Should I Pay Down Debt and Invest at the Same Time?

Amber graduated from college with $70,000 in student loans. She is 33 years old, and she wonders if she should continue paying off the student loans before investing in a retirement plan.

QUESTION: Amber in Spokane graduated from college with $70,000 in student loans. She is 33 years old, and she wonders if she should continue paying off the student loans before investing in a retirement plan or if she should start contributing to retirement. Dave says Amber is going to have to have focus to get rid of these student loans.

ANSWER: The first thing you need to do is get your written budget going, where every dollar has a name and every dollar behaves. I want you to squeeze every dime out of your life because I want this debt paid off in, like, three years. I want you to have no life for three years. During that time, I don’t want you to be saving anything beyond your $1,000 baby emergency fund. I want you instead to just clean up the debt, because if you get this debt off your back, then you’re in a position to invest. But you can’t do both at the same time because if you’re getting out of debt while trying to invest, neither one is effective.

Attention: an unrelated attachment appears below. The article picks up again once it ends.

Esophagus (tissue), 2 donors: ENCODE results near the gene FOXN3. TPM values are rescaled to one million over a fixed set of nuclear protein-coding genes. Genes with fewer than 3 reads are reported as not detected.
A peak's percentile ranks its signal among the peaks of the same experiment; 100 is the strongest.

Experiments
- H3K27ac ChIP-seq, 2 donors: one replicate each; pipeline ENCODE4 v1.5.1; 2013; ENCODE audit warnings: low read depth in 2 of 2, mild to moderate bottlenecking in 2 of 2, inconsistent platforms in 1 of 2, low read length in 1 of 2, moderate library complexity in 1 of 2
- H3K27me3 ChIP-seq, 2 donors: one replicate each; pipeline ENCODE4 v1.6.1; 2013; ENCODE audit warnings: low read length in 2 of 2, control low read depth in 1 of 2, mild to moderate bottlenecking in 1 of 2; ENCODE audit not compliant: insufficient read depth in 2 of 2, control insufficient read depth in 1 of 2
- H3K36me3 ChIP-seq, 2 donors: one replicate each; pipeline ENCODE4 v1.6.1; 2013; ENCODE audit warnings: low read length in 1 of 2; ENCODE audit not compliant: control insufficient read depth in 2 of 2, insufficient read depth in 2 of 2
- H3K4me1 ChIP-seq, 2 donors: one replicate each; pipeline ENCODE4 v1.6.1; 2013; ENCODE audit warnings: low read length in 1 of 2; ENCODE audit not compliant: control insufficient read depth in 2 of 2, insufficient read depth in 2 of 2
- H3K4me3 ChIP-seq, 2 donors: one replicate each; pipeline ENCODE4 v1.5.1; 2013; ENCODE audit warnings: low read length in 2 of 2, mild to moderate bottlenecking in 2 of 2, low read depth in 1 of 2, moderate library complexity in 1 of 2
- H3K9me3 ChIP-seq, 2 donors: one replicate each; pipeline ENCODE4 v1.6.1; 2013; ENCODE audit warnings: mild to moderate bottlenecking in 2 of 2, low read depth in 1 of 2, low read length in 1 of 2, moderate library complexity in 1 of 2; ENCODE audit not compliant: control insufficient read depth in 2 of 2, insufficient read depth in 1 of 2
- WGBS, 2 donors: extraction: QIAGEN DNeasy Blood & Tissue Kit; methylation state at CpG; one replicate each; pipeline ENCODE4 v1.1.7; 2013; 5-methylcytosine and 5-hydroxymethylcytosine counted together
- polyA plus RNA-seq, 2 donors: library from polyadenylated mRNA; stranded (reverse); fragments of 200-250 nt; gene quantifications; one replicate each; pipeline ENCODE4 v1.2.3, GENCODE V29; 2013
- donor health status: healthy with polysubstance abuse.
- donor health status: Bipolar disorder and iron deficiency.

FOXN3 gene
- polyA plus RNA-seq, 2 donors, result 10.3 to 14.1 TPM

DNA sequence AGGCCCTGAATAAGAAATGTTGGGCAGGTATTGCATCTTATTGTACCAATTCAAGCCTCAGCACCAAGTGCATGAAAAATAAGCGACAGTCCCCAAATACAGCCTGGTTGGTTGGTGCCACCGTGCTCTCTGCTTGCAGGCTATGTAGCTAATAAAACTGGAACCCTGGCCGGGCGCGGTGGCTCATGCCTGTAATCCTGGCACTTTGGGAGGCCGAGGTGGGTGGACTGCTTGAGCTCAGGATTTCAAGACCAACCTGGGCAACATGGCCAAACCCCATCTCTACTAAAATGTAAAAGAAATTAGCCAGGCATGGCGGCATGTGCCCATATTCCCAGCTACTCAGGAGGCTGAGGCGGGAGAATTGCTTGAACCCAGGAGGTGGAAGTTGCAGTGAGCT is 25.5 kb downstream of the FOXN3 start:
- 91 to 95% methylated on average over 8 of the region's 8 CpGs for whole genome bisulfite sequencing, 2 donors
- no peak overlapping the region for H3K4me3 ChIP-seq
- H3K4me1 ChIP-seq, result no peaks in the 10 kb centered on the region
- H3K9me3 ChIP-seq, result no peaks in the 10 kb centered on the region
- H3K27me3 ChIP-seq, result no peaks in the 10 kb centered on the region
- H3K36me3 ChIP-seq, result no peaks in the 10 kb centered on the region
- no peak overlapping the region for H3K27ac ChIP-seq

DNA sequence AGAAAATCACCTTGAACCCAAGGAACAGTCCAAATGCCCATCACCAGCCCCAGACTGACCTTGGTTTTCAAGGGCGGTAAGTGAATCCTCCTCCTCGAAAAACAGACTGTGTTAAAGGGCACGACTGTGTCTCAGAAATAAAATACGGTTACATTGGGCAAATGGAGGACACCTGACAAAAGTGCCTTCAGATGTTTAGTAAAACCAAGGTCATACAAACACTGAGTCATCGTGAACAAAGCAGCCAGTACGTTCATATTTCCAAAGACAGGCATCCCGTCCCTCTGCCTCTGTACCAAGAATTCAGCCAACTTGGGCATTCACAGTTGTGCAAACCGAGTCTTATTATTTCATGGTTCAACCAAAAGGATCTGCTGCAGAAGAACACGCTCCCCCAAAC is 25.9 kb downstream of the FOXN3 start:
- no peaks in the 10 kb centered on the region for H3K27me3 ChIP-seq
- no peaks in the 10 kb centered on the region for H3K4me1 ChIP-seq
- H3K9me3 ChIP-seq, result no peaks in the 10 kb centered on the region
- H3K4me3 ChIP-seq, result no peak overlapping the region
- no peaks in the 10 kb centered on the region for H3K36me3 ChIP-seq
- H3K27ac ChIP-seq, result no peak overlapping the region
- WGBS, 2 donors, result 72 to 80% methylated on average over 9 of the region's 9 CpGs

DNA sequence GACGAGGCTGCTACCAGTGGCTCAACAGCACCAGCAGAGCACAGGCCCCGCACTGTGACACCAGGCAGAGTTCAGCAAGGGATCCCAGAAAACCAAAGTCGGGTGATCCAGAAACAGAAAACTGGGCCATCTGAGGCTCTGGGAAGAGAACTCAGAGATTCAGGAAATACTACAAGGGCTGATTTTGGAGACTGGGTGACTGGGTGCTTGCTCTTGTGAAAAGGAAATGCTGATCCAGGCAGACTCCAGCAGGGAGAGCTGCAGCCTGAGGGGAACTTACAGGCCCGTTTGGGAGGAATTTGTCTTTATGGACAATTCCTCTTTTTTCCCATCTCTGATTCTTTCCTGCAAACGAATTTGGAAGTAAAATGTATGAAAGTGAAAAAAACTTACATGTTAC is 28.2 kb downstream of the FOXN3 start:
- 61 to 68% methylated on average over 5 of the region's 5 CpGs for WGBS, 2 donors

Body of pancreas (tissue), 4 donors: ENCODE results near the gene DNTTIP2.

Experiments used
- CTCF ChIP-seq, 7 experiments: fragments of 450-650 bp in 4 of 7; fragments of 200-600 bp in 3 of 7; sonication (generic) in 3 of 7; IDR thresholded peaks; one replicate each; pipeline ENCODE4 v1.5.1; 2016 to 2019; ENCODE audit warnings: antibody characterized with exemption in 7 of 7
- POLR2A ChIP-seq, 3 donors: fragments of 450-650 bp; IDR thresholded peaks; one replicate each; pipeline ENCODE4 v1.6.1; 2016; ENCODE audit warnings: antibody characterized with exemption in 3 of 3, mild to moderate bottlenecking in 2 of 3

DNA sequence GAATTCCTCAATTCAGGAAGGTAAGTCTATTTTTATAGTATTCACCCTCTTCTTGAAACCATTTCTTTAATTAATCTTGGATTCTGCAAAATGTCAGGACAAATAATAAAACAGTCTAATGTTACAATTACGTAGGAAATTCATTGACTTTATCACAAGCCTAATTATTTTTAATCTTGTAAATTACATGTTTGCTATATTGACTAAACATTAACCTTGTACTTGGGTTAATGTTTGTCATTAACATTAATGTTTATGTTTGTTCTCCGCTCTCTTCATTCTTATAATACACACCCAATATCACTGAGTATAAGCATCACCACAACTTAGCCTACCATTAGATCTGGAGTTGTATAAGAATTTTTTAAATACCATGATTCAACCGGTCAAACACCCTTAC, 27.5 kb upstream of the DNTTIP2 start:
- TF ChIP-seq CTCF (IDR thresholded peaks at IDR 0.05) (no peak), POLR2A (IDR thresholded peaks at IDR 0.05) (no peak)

What we’ve found is that the power of focus will cause your life to win—cause you to explode. You’ve just kind of got to become obsessed and mad and angry at this debt to where you’re thinking about nothing else and I’m just going to go bananas on this debt. That’s your only way out, so I would stop saving anything for retirement and I would live on beans and rice, rice and beans, with no life, and when anybody asks what you’re doing, you say, “I’m doing nothing. I’m getting out of debt. That’s all I’m doing.” You feel that sense of power, that focus, that growl—you’ve got to have that. And that’s how you bust through this because otherwise, you’re going to screw around with this debt for a decade and this student loan’s going to start to feel like it’s a freaking pet. The way you get rid of it is you bust it. You kick it in the head. That’s how this works.